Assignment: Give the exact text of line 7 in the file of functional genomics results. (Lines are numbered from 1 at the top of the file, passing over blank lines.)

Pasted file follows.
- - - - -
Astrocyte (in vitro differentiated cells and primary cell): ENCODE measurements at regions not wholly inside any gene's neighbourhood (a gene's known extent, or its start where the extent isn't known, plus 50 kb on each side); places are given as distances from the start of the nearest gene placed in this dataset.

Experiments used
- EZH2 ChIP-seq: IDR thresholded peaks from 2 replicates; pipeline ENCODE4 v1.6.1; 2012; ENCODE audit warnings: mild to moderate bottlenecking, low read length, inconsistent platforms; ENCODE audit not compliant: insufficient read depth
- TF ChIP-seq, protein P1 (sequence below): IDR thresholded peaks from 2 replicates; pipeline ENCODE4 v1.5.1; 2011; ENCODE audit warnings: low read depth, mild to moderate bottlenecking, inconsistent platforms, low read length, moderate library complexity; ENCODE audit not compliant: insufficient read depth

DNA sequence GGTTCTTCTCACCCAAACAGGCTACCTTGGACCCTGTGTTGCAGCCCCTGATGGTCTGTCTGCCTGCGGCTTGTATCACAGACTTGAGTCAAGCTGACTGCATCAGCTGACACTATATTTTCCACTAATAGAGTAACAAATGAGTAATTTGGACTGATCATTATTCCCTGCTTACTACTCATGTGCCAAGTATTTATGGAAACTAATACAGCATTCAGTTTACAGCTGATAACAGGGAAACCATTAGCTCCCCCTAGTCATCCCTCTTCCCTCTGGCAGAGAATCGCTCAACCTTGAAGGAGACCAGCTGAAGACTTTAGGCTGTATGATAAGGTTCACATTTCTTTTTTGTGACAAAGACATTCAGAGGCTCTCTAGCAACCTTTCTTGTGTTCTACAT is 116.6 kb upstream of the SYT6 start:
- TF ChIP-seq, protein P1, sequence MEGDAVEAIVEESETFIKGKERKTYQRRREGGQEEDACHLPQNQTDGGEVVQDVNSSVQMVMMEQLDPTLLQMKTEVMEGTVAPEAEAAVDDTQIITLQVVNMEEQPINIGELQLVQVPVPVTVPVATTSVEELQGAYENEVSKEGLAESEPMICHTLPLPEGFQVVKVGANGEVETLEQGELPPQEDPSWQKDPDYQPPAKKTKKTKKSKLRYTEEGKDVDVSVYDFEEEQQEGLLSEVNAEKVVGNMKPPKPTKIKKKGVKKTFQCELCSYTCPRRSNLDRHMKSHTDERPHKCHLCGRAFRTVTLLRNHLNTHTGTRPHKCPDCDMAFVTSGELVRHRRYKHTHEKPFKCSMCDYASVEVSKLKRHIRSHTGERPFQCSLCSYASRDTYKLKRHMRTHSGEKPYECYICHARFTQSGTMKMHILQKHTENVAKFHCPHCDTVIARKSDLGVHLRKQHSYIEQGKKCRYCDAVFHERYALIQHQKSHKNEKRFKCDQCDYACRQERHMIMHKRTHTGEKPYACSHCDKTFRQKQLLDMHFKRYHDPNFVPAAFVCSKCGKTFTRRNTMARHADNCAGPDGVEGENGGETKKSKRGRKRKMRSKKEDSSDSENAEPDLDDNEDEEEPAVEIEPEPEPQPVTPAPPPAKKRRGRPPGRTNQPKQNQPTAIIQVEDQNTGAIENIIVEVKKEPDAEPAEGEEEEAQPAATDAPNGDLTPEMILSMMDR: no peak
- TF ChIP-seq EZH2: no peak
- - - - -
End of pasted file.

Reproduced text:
- TF ChIP-seq EZH2: no peak